Many instructors have recently been thrust into the online delivery of physics courses. When Athabasca University pioneered distance education physics in the 1990s with standard freshman mechanics and E&M content, labs could not be done remotely. Then, calculators able to control detectors, such as sonic rangers, became available. A “home lab” approach was developed, which later extended to other subjects, allowing students to perform quality physics experiments with real data, using a lab kit borrowed from the library and sent by mail. Through time our highly successful home lab approach has changed to use what are now common household items like smartphones. We discuss how to implement physics home labs now and urge retaining them when “normal” status returns. In the overall adjustment to a post-COVID world, we argue that successes with our home labs show that this approach should become part of the “new normal”.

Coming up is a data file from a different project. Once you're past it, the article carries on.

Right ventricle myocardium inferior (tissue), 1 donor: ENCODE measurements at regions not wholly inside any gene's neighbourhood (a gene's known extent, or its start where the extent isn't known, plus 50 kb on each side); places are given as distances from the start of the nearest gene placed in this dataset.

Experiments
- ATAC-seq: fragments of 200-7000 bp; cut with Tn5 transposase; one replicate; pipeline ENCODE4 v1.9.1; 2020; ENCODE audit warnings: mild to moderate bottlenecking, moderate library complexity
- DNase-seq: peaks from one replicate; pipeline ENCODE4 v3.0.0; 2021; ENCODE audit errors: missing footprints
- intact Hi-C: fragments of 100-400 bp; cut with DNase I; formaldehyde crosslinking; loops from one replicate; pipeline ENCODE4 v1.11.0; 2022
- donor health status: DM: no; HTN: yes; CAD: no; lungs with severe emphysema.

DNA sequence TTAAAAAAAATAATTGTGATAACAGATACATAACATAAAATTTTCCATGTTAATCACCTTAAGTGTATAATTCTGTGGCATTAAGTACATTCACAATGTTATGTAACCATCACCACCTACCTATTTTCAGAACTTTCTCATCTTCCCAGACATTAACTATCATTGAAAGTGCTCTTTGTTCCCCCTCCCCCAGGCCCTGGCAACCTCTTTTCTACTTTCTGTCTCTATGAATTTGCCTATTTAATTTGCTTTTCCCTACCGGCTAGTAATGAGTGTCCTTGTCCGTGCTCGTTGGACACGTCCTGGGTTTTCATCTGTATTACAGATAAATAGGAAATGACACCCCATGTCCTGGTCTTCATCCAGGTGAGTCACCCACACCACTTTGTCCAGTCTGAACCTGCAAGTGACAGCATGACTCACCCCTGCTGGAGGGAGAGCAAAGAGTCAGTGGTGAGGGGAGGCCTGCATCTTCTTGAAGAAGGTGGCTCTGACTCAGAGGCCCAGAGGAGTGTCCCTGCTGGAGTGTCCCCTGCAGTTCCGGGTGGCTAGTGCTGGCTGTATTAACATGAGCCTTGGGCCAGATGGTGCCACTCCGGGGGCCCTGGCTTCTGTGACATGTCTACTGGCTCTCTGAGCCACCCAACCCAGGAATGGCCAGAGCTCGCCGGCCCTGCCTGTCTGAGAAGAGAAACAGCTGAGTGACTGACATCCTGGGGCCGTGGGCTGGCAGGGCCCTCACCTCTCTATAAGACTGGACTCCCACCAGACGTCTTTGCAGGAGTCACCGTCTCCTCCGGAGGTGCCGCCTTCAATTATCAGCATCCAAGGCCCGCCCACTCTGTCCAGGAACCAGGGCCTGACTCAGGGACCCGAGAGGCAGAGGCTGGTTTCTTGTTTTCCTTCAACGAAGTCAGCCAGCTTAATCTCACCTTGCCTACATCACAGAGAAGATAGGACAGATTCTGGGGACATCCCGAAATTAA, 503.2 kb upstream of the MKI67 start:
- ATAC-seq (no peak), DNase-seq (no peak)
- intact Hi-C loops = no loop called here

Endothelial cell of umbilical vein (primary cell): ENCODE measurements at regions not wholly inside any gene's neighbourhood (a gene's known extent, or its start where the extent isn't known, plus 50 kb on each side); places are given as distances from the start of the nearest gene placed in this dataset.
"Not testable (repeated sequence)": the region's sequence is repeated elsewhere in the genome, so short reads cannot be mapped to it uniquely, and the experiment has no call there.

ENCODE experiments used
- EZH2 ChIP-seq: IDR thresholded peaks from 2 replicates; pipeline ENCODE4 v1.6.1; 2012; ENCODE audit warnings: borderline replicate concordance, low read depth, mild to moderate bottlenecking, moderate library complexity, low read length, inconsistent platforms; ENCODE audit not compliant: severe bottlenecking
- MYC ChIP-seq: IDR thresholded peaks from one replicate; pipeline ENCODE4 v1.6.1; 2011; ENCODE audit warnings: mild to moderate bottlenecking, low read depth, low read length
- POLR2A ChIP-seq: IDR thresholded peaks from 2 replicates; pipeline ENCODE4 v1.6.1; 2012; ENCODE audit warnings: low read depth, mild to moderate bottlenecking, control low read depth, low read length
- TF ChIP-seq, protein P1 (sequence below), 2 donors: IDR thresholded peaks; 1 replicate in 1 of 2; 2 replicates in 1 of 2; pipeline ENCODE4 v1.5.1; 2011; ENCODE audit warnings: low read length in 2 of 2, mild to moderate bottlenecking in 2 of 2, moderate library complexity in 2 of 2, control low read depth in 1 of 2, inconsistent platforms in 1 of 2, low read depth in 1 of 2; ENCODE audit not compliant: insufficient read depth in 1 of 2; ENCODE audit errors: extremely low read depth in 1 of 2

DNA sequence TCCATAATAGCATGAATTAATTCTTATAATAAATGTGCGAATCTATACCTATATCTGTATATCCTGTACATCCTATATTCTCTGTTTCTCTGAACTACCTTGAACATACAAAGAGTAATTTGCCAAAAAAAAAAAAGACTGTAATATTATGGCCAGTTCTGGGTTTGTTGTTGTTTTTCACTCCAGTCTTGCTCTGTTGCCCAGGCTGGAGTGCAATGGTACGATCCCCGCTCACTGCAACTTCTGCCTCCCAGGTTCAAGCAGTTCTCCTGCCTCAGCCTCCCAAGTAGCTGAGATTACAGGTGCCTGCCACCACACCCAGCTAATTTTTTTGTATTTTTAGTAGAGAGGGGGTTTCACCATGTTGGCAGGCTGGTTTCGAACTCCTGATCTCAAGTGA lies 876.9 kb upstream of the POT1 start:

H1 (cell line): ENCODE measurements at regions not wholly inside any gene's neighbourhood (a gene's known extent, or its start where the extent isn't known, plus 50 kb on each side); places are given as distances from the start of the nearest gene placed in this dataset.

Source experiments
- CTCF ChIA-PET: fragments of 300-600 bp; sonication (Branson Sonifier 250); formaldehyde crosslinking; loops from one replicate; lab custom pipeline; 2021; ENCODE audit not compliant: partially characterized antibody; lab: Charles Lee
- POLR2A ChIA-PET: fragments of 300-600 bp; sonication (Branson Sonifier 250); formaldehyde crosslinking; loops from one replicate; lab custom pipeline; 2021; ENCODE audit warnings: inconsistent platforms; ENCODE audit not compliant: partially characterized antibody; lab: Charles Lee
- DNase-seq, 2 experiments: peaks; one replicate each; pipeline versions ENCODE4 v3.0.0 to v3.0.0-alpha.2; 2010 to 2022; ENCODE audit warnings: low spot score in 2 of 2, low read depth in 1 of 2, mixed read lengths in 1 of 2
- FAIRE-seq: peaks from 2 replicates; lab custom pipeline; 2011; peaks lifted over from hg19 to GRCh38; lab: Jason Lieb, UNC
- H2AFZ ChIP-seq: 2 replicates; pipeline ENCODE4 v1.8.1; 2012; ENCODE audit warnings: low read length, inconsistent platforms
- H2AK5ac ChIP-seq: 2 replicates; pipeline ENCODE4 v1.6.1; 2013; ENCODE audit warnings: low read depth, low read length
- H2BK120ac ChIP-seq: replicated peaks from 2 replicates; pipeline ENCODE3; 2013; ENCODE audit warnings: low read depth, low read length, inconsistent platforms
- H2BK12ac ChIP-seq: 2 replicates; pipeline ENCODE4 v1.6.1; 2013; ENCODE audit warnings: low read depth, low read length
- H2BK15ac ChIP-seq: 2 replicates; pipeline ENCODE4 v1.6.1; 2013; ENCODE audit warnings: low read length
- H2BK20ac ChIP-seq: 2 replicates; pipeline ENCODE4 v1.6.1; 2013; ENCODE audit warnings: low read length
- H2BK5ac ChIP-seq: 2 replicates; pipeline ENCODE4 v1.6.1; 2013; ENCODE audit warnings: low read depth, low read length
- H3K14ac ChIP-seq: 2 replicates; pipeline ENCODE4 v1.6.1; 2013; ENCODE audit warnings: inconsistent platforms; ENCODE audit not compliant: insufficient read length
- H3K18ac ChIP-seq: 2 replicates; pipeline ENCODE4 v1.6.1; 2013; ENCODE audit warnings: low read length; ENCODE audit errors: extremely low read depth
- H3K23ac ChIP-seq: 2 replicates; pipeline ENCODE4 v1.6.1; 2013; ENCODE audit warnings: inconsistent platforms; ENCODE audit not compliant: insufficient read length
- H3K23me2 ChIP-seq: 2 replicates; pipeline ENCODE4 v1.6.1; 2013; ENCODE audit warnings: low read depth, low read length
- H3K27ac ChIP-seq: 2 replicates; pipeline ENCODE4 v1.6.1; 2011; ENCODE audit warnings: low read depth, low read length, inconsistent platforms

|Date made available